This trend is beginning in Europe. Can you guess which U. S. retailer will lead the way with tattooed produce? Flip a coin on Whole Foods or Walmart. Sustainability is key to them both, and that’s what’s behind the tattoo movement.

I like the idea of tattoos on produce. I look forward to the day that I will no longer have to stick the labels from the veggies all over my hand when I’m prepping the organic goodies for the juicer.


The Full Sleeve



Publix rethinks the ubiquitous Retail Endcap

Yes, it’s true. I took a dozen in-store pictures in a grocery store while on vacation. But, it’s rare for @ShopperAnnie to get a chance to shop in a brand spanking new major grocery store. Overall, I’d rate this newly constructed Publix store a ten!

What impressed me the most? The front of store endcaps, which were clearly designed with plenty of shopper logic. If you’re in the shopper business, you might remember that traditionally, grocers want to draw shoppers to the back endcaps, to get them down more aisles.

Shoppers, however, want easy and fast access to the items they want most often, seeking to shorten the time they spend in the store, especially as trips change to more quick-trips and less time-consuming stock-up trips.

The best example of new thinking in endcap display is shown below  in what I’ll call the breakfast bar. Note the cooler with an areas for eggs, yogurt, meats and juice. Starbucks gets a great spot on the upper right and Qia – a new gluten-free superfood cereal from Nature’s Path is featured on the left.


Near the end of our trip, a co-traveler went to the Publix store at 7am to get a newspaper,  saw the butcher stocking a rolling  refrigerated case set at the front door with fresh cut pork chops surrounded by fresh broccoli and seasonal fruit. Over breakfast at the condo, he made the suggestion that we stop by Publix later to pick up that fresh pork for dinner. When we arrived at 4:00PM, the meat was being restocked and we were told the fresh chops had been cut only minutes before we arrived.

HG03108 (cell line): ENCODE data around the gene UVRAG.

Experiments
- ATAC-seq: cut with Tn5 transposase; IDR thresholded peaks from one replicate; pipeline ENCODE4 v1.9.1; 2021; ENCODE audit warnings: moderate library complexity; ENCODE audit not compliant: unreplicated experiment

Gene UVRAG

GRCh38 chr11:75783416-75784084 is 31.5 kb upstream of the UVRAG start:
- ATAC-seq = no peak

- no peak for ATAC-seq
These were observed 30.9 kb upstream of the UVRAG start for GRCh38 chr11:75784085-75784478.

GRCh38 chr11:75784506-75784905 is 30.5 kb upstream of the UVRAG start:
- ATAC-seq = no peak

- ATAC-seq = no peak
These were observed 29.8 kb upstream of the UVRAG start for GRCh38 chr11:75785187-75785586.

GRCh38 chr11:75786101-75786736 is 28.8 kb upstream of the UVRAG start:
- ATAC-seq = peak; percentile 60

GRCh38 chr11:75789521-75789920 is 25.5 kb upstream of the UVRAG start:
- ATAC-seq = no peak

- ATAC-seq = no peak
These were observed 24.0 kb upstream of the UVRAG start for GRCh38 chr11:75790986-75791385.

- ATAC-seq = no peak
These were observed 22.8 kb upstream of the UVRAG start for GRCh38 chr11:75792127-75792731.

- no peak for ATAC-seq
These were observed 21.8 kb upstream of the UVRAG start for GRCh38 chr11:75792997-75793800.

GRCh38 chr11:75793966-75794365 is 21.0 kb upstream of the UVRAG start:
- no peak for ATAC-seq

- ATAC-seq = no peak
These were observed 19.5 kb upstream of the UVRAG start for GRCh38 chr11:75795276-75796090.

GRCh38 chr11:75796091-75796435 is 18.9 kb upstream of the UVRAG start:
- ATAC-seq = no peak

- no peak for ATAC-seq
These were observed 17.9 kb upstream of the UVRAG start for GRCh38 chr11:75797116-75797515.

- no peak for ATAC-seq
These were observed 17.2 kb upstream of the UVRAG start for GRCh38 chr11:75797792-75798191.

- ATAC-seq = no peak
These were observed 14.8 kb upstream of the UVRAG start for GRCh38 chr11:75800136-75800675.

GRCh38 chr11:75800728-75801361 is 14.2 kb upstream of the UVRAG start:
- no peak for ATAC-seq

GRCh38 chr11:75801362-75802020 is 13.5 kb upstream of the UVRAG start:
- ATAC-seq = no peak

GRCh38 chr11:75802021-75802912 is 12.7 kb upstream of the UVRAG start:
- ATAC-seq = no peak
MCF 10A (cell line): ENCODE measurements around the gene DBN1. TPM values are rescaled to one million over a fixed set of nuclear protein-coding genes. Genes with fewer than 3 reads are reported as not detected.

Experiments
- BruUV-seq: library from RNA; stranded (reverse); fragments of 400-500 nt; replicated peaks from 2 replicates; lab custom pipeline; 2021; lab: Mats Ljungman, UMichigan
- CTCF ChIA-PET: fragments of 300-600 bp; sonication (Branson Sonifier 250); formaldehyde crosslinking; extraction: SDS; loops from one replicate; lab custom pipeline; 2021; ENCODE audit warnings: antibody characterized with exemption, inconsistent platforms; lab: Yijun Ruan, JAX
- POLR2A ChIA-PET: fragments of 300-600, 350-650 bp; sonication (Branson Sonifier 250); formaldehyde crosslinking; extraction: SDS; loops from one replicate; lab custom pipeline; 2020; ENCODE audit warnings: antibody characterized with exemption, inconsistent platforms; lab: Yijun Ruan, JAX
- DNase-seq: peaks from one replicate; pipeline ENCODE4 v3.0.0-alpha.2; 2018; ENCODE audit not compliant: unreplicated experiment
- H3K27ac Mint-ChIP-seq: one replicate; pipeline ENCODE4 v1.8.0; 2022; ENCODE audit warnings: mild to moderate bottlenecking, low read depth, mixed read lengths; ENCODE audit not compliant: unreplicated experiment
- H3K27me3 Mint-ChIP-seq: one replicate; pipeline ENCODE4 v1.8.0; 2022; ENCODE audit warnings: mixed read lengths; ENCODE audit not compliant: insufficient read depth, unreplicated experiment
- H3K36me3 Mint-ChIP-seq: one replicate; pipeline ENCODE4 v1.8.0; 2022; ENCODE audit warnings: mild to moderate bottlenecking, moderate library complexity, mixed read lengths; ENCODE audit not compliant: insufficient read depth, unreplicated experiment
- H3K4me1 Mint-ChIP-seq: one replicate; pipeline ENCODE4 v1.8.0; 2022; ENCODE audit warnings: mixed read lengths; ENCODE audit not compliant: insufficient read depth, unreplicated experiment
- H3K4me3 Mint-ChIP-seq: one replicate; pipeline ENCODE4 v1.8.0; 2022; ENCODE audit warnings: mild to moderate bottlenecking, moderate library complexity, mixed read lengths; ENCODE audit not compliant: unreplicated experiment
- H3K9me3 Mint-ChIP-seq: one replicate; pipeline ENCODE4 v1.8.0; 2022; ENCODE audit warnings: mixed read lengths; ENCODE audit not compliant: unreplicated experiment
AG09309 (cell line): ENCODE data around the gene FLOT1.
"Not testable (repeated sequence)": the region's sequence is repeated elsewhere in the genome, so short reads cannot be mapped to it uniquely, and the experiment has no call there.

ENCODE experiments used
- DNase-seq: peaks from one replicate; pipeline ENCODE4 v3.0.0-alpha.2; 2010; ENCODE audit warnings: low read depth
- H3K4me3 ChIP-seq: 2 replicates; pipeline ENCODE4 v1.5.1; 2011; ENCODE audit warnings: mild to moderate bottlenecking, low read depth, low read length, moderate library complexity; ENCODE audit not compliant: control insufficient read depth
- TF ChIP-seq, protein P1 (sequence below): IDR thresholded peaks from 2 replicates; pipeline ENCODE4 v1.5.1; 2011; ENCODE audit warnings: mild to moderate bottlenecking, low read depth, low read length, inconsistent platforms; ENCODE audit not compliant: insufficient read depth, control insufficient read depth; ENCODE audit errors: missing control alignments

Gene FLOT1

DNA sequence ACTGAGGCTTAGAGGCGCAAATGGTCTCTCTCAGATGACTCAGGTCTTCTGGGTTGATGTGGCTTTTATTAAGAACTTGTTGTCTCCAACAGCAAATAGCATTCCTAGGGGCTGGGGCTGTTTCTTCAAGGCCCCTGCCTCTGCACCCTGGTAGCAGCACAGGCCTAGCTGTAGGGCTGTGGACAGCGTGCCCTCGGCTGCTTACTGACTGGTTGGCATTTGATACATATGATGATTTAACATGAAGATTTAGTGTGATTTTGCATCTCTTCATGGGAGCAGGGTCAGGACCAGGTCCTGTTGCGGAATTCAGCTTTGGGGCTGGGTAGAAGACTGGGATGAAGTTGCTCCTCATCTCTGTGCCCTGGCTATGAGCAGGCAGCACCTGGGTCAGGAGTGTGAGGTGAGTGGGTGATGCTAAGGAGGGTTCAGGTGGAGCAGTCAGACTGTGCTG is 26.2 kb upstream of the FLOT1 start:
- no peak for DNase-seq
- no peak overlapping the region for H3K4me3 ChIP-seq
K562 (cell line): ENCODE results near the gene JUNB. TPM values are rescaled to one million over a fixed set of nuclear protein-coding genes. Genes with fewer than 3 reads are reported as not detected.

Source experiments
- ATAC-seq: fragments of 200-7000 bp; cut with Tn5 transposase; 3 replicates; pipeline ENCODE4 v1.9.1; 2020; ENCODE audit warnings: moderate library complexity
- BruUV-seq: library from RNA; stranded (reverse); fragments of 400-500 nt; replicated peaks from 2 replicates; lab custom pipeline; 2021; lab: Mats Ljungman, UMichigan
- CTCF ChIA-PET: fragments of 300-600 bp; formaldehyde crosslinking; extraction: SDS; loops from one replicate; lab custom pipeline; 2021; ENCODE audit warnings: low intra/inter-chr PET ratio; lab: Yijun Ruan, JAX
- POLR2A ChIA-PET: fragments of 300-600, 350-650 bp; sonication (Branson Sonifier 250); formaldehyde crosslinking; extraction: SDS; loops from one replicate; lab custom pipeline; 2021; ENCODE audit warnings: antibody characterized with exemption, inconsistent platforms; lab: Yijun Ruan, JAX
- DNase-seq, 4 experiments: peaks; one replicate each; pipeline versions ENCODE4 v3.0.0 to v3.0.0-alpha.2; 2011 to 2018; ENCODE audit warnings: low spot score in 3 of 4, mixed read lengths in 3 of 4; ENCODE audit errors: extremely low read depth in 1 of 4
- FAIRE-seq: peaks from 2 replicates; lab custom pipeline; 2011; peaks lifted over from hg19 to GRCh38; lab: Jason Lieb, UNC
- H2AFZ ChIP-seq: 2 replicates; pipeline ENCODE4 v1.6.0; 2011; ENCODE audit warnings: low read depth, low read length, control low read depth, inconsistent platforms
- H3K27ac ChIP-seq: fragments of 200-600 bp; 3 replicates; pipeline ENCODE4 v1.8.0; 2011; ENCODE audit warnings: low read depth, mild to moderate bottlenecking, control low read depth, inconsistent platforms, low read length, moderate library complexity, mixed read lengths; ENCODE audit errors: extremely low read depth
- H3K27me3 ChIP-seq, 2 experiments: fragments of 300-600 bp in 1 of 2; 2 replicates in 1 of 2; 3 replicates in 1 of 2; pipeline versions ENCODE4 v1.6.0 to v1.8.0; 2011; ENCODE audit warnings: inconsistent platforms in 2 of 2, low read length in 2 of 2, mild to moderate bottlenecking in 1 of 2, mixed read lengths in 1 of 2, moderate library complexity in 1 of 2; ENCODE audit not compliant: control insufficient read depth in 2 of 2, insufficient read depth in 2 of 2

A Penny Less is Not Less

Really? Come on Walmart algorithms.

I’m not one to bash retailers that compete with Amazon. I say this because it’s really about experience, not price.  But retailers believe that for most shoppers,  it’s about price, so being a shopper marketing consultant, I play the game.

That said, I’ve installed this app called Invisible Hand, which tells me, when I’m browsing online, where I can find what I’m looking at cheaper. Note the yellow bar at the top of the “screen capture” below.


png_ Price compare


This morning I get an e-mail from Barnes & Noble about new books. I’m looking at Bobby Deen’s just-released today cookbook. He’s taken his Mams Paula Deen’s recipes and slashed the fat and calories, but not the flavor.

I jump over to Amazon (without clicking on B&N site, sorry) and check out the Kindle version, then the paperback version. Then the yellow bar pops up and tells me I can get this book for $0.01 cheaper at Walmart.com.

As I said, I’n not a retail basher at heart. I truly believe that some algorithm somewhere in cyberland did this to me today.